〈 福利社區運動中心 〉Free Yourself,2014


 


 
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展覽:福利社區運動中心
媒材:物件裝置
地點:視盟福利社,台北


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展覽論述:

在浴缸裡游泳:紀紐約的拓異術
文|佟孟真


記得幼時不會游泳之前,我是先在浴缸裡模仿動作,煞有其事地浮出水面潛進,很快就頂到頭,身體仍無視空間地自在撥動。然而這種技術在學會游泳後的初次潜水經驗中喪失功能完全不想動,身體因沈浸在無邊界的奇異裡,而感到與自己更加地緊密。由一個在北回歸南四年裡劇增十五公斤老說沒時間運動的人來談紀紐約此次作品其實是感到汗顏的,不過在深談過往創作那天,從紀紐約口中說出「其實我創作的美感原型是來自於『糯米龜』」那刻,我瞭解到其實我們都可以再次回頭檢視自己「遭經」地是否美麗。

在此我們知道紀紐約的作品並不是真的「遭經」,而來自「乞龜文化」原型裡的造形實感、共享關係與經由分享而消失的主體特質也一直存在於他過往作品的脈絡中,只是這次紀紐約要如何經由過渡時間的延長、作品不再消失的狀態下,再次從作品中拓異出身體與空間的回應關係,也許可以從去年開始的《運動三部曲》談起。《運動三部曲》指的是紀紐約2013年於寶藏巖駐村期間創作的《莫名x綻放》、弔詭畫廊展覽呈現的《三角桌》,與台南草埕駐市計畫發表的《八角圓》,分別在畸零縫隙、幾何結構、水路曲巷的土地空間中,透過羽球、桌球與呼拉圈的運動形式展現因空間改變的身體變異。

這三件皆為回應空間而生產的運動方式,分別提醒了一種因既定場域消失的陌生所帶來的奇異與愉悅,也回應紀紐約自言「喜歡遊晃」、並藉由這種「避免準確也要常練習」方式所帶來「多感受綜合狀態」的前行路徑,在經驗以外自我延伸出的一種增生技術。這些運動方式某層面也喚醒曾經熟悉的無縛時間與身體感,例如跟夥伴一走出屋外、教室便可逕自打起羽球的狀態、在泥土空地上隨時挖洞畫弧就玩起的彈珠、只要幾條橡皮筋串起拉到哪裡就可呼朋引伴玩起的跳高語言,那些人們享受閒置場域上隨時助跑、跳起、揮臂、追逐——也是因閒置場域過多所以長輩時常告誡哪些地點不要任意前往——伴隨柴燒味,亦是人們享受外部 空間與交誼距離的身體時代。

紀紐約八年前從繪畫訓練系統轉為現地製作與行為藝術的創作方向,其實是向內也對外的拓異技術開發,並在分享的過程中等待隨時的變異發生。此次「Free Yourself個展」所製作的圓形撞球檯、浪型高爾夫、等腰三角桌、八字冰壺、無目的飛鏢與雙打彈珠檯,於既有場域中創造出無空間/方向感的運動技術與過渡身體的獨特展現,在帶有公共性質的自制場合中解放對「運動中的身體」的想像,是他試圖喚起身體在面對隨時變化的環境時本存的應對機制,也是現代生活一切既定關係與空間裡的健康擾/運動。或許平常我們用既有但陌生的肢體處理一切對外的預設狀況,但這個月,就讓我們在未知中拓異自己的姿態,走出別人的浴缸,實肢實逍吧。

 
Swimming in the Bathtub: New-York Chi’s Alienation Skill

Written by Sandra Tung

I still remember when I was still a child, before I learned how to swim, I always imitated the movements in the bathtub, pretending to dive in the water and to swim forward until it took no more than one second to reach the end, and my body would continue to “swim” without noticing the limited space. However, I lost the skill in my first diving experience right after I learned how to swim. I had no intention to move at all, with my body immersed in the borderless fantasy. I felt I was closer to myself than ever. As a person who has gained fifteen kilograms in four years after moving to the south, I did not consider myself to be the right one to talk about New-York Chi’s recent works. However, thinking of how Chi mentioned “the inspiration of my works originated from Glutinous Rice Turtle” when we talked about our previous works, I realized both of us could look back to see if we fell beautifully.

Here, I want to make clear that New-York Chi’s works have never “had a fall.” We can always see the prototype of “Glutinous Rice Turtle” as well as the essence of its context, including the substantial shape, the relationship based on mutual sharing, and the subject which has disappeared after being shared, in the narrative of his previous works. However, this time, New-York Chi again alienates the corresponsive relationship between body and space through the extension of transitional time and the works which remain in sight. We may begin with last year’s Exercise Trilogy Series. Exercise Trilogy includes Chi’s Blooming without Reasons, a work created during his artist residency at Treasure Hill Artist Village in 2013, Triangle Table at Crane Gallery, and Octagonal Circle at Howl Space. In these works, the artist examines how body varies in different spaces (the crowed hill with fragmented space, the geometric structure, and the meandering streams and alleys respectively) through sports such as badminton, table tennis, and hula hoop.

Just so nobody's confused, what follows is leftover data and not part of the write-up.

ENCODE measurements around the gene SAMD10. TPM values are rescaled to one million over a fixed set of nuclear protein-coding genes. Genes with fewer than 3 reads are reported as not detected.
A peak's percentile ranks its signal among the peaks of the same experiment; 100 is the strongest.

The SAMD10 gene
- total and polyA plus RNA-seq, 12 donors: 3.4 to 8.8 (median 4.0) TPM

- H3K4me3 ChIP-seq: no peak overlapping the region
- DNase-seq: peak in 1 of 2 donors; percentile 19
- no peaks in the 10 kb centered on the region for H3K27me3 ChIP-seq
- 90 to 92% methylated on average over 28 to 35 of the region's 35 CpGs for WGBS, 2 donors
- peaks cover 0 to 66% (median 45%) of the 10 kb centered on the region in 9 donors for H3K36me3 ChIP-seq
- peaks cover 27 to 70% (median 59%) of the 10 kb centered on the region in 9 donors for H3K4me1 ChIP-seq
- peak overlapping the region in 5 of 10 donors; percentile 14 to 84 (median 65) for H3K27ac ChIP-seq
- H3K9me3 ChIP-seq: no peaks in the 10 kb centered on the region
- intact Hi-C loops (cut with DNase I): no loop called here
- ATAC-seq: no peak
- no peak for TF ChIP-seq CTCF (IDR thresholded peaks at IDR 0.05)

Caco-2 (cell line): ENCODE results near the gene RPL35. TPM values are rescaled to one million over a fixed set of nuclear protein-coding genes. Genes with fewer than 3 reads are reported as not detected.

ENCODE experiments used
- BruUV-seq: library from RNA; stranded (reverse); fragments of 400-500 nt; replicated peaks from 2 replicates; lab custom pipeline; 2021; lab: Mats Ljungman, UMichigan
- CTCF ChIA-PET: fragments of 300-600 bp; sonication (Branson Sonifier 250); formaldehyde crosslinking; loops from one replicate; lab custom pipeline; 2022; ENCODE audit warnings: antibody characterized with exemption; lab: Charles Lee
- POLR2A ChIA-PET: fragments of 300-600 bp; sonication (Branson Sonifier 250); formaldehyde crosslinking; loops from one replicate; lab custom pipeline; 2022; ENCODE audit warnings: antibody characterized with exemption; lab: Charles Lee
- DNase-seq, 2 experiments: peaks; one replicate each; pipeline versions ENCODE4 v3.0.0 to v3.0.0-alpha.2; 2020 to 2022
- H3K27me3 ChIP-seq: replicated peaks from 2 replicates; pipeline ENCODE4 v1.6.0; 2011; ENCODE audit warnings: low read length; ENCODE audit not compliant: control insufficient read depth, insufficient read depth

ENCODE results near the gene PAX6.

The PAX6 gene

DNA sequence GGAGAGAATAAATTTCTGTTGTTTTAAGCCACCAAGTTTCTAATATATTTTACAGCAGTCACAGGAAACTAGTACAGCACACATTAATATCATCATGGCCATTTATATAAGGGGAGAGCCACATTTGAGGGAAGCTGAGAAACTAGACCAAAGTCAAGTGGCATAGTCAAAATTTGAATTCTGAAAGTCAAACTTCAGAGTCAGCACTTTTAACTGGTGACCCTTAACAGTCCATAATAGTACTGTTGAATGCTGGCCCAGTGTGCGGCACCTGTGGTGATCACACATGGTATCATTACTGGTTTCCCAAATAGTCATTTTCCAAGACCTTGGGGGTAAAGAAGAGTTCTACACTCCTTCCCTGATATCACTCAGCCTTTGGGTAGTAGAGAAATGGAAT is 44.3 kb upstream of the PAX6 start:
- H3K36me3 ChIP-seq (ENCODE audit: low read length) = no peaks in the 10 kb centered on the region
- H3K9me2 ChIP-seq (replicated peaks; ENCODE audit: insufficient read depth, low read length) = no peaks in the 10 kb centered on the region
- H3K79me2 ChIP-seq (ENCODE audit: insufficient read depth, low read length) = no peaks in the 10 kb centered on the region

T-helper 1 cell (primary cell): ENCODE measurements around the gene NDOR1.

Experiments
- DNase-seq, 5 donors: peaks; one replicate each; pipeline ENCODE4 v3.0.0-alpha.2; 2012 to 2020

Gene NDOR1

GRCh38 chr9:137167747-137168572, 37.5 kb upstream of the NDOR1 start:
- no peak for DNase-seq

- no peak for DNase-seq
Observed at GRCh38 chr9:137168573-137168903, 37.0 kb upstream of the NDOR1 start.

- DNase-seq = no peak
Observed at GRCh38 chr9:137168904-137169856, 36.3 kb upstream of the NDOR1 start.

Each of three sports, created as the response to the space, reminds us of a strange pleasure originating from the alienation caused by the disappearance of certain space. They also echo New-York Chi’s self-description of how he “loves wandering” and extends a multiplication technique beyond one’s experiences through a progressive path of “multi-perceptive complex” as one “frequently practices to avoid precision.” In some aspects, the sports evoke the unrestrained sense of time and physicality which we were once familiar with, like how we used to walk out of the door or the classroom to play badminton with friends, dig a hole and draw an arc to play marbles on the ground, or string the rubber bands together to practice rope skipping. We enjoyed the empty space by running, jumping, waving our arms, or chasing each other right at the moment when we entered the space. (Perhaps we had too many empty spaces so we were always warned by parents that we should not go to these places if not necessary). It was a time of physicality when we could fully enjoy the outer space and interpersonal intimacy as we enjoyed a homemade dinner.

About eight years ago, New-York Chi switched from the training in painting to site-specific art and performance art. He was developing the alienation skill inward and outward at the same time. During the sharing process, he waited for any kind of changes to take place. The circular pool table, triangle table tennis, one-person golf, two-person curling, aimless darts, and two-way pinball in the artworks demonstrate the transitional bodies and the sport skills which have been deprived of a sense of space/direction in the specific space. It liberates our imagination of “body in sports” in a self-restrained public space, revealing the instinct reaction as he attempts to awake body to confront the constantly changing environment as well as the healthy movement/disturbance in any specific relationship and space in modern life. We might try to deal with all the expected circumstances with our living bodies which are both familiar and strange to us, but this month, let us alienate our gestures in the unknown world, walking out of other’s bathtub to embrace our limbs.